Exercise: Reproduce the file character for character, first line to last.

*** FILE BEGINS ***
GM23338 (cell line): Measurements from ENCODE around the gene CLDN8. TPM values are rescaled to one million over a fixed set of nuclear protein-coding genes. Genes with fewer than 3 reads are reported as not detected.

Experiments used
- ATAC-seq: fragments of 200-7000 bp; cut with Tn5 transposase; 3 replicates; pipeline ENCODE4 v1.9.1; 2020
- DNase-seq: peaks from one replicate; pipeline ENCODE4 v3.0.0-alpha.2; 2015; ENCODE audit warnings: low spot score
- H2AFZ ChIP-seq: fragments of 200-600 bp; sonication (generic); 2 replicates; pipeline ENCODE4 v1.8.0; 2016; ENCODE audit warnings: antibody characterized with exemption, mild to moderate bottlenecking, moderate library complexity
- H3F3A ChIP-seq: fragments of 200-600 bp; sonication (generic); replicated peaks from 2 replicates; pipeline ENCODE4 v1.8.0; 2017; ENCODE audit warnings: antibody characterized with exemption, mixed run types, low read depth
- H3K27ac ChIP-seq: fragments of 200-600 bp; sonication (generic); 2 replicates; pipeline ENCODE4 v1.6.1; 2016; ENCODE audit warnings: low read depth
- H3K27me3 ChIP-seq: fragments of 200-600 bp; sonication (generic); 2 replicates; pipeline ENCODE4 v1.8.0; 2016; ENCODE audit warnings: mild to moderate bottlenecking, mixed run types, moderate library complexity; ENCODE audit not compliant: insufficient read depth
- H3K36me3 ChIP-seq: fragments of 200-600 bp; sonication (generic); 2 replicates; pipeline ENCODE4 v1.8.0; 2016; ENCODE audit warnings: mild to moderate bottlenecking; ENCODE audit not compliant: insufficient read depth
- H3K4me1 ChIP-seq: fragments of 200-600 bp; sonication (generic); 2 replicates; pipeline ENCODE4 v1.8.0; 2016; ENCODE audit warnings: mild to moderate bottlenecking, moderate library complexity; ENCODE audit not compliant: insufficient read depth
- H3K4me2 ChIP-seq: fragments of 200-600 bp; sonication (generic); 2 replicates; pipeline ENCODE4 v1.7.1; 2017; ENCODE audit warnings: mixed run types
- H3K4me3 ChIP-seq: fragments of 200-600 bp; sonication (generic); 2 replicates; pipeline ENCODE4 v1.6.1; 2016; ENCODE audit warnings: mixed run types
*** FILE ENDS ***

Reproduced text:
GM23338 (cell line): Measurements from ENCODE around the gene CLDN8. TPM values are rescaled to one million over a fixed set of nuclear protein-coding genes. Genes with fewer than 3 reads are reported as not detected.

Experiments used
- ATAC-seq: fragments of 200-7000 bp; cut with Tn5 transposase; 3 replicates; pipeline ENCODE4 v1.9.1; 2020
- DNase-seq: peaks from one replicate; pipeline ENCODE4 v3.0.0-alpha.2; 2015; ENCODE audit warnings: low spot score
- H2AFZ ChIP-seq: fragments of 200-600 bp; sonication (generic); 2 replicates; pipeline ENCODE4 v1.8.0; 2016; ENCODE audit warnings: antibody characterized with exemption, mild to moderate bottlenecking, moderate library complexity
- H3F3A ChIP-seq: fragments of 200-600 bp; sonication (generic); replicated peaks from 2 replicates; pipeline ENCODE4 v1.8.0; 2017; ENCODE audit warnings: antibody characterized with exemption, mixed run types, low read depth
- H3K27ac ChIP-seq: fragments of 200-600 bp; sonication (generic); 2 replicates; pipeline ENCODE4 v1.6.1; 2016; ENCODE audit warnings: low read depth
- H3K27me3 ChIP-seq: fragments of 200-600 bp; sonication (generic); 2 replicates; pipeline ENCODE4 v1.8.0; 2016; ENCODE audit warnings: mild to moderate bottlenecking, mixed run types, moderate library complexity; ENCODE audit not compliant: insufficient read depth
- H3K36me3 ChIP-seq: fragments of 200-600 bp; sonication (generic); 2 replicates; pipeline ENCODE4 v1.8.0; 2016; ENCODE audit warnings: mild to moderate bottlenecking; ENCODE audit not compliant: insufficient read depth
- H3K4me1 ChIP-seq: fragments of 200-600 bp; sonication (generic); 2 replicates; pipeline ENCODE4 v1.8.0; 2016; ENCODE audit warnings: mild to moderate bottlenecking, moderate library complexity; ENCODE audit not compliant: insufficient read depth
- H3K4me2 ChIP-seq: fragments of 200-600 bp; sonication (generic); 2 replicates; pipeline ENCODE4 v1.7.1; 2017; ENCODE audit warnings: mixed run types
- H3K4me3 ChIP-seq: fragments of 200-600 bp; sonication (generic); 2 replicates; pipeline ENCODE4 v1.6.1; 2016; ENCODE audit warnings: mixed run types